With that being said, if you can’t eat and need to fast; sleep and proper breathwork comes into play!
It’s important to manage your energy levels by ensuring that you get enough rest and sleep throughout this period.
The two best tips I have for you in terms of your sleep is to go to bed and wake up at the same time every single day AND get 8 quality hours.
This will set your circadian rhythm and allow your body to recover as optimally as possible.
As a matter of fact, this rule is true whether you do observe Ramadan or not.
But I know that Ramadan usually entails family gatherings and big dinners until late – Iftar meal.
Like I always say, relationships and close connections with loved ones are the most important parts of your life.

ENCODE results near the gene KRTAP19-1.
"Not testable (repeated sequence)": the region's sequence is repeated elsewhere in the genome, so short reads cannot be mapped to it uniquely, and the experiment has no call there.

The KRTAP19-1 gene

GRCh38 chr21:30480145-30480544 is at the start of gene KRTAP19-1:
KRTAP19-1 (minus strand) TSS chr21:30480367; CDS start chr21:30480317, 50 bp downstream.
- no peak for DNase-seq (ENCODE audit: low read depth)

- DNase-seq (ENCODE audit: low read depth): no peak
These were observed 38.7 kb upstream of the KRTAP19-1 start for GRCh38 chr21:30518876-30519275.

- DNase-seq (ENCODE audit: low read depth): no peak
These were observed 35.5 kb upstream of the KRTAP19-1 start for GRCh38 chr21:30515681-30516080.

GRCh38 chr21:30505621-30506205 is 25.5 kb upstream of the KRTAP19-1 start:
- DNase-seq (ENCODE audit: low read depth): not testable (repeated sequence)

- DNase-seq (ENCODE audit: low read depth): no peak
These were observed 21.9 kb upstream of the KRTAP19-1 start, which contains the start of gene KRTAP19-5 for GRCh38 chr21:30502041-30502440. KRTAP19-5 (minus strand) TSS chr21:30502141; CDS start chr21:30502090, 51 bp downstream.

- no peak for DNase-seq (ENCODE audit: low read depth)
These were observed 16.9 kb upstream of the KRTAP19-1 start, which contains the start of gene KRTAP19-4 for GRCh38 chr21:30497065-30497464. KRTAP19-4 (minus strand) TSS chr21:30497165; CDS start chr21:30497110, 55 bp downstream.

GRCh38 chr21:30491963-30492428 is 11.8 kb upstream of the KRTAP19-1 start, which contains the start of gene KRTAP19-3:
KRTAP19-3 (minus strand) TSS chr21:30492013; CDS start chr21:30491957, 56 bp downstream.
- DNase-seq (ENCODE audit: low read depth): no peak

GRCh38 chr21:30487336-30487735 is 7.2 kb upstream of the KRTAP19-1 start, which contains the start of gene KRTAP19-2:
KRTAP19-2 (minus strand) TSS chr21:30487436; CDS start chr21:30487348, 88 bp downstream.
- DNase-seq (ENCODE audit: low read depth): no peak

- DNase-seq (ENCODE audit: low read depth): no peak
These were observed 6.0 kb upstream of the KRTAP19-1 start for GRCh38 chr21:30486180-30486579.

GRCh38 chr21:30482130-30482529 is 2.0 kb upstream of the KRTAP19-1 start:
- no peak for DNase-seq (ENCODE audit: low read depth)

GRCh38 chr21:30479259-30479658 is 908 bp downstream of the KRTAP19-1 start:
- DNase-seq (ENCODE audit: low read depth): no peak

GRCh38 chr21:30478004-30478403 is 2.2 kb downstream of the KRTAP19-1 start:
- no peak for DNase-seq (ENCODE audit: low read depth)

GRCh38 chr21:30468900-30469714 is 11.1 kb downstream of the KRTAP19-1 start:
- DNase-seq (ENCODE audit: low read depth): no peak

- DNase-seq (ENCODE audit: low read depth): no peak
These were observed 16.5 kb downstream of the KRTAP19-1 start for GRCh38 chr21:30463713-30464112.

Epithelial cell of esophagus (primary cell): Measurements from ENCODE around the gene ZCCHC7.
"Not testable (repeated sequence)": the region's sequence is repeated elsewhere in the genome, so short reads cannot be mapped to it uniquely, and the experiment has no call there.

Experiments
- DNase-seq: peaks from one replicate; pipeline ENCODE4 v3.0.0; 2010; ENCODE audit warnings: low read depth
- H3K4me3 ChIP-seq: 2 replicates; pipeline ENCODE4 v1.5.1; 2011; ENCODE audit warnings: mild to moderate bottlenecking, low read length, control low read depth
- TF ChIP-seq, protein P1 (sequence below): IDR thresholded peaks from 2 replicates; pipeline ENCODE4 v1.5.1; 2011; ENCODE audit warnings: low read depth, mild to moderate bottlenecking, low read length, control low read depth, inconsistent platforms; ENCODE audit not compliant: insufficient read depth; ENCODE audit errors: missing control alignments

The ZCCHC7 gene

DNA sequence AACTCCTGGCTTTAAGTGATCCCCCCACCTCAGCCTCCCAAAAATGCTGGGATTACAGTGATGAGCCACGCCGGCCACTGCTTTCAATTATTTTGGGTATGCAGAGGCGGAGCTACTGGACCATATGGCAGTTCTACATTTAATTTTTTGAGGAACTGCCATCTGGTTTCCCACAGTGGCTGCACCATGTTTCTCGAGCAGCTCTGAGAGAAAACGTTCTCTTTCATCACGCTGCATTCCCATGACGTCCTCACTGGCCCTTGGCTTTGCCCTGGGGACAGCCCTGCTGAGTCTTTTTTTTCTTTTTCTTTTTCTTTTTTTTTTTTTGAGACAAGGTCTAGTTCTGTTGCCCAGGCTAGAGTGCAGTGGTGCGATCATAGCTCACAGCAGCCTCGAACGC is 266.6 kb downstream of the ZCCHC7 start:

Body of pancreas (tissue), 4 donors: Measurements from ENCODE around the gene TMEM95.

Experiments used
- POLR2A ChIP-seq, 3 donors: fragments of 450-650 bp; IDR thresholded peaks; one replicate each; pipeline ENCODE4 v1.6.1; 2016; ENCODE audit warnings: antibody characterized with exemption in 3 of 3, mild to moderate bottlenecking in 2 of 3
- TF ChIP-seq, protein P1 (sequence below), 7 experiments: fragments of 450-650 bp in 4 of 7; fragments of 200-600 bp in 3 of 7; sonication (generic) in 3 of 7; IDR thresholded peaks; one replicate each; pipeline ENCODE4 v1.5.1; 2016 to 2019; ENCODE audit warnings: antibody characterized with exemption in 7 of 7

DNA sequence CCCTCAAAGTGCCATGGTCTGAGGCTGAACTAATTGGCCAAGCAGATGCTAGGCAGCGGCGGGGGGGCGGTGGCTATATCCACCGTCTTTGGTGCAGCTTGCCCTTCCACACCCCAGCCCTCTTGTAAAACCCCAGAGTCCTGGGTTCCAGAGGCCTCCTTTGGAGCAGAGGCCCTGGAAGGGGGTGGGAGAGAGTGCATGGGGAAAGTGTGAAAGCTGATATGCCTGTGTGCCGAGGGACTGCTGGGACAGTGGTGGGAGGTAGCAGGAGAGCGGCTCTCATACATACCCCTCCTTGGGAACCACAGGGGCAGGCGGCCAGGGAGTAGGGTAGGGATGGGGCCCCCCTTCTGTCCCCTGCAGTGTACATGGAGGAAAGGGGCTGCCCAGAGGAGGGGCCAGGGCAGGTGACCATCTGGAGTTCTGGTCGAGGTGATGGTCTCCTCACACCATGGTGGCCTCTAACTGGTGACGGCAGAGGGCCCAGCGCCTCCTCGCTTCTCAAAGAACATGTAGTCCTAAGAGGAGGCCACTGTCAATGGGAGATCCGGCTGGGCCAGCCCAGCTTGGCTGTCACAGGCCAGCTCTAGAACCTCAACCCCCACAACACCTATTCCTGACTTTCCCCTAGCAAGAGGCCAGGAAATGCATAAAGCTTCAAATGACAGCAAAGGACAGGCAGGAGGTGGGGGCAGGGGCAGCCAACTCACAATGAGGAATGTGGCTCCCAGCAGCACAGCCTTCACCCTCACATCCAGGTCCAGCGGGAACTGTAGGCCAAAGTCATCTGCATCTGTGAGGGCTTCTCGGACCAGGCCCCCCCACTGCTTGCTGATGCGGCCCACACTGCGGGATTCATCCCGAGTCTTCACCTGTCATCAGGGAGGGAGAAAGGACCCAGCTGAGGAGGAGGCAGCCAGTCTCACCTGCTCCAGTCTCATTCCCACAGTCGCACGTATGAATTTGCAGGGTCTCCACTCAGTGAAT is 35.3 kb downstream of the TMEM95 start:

It’s so important to enjoy precious moments with your family.
Eating with your family is one of the most important things but try to do your best not to compromise on your sleep routine.
Also, since Ramadan celebrations may mean eating larger amounts of food at late times, make sure you digest before sleep to optimize it.
Ideally, you want your last meal to be 3 hours before sleep time for optimal digestion.
This is harder to do with meals ending at later times and you can’t always time this correctly.
If this is tough for you, try to go for a 15-30-minute walk outside after your evening meal to avoid going to bed with a full stomach.
This will also aid your digestion and allow you to get fresh air!
Finally, I understand you may not be able to sleep as many hours as normal during Ramadan, since you’ll have to wake up a couple hours before sunrise for Suhoor (your early morning meal).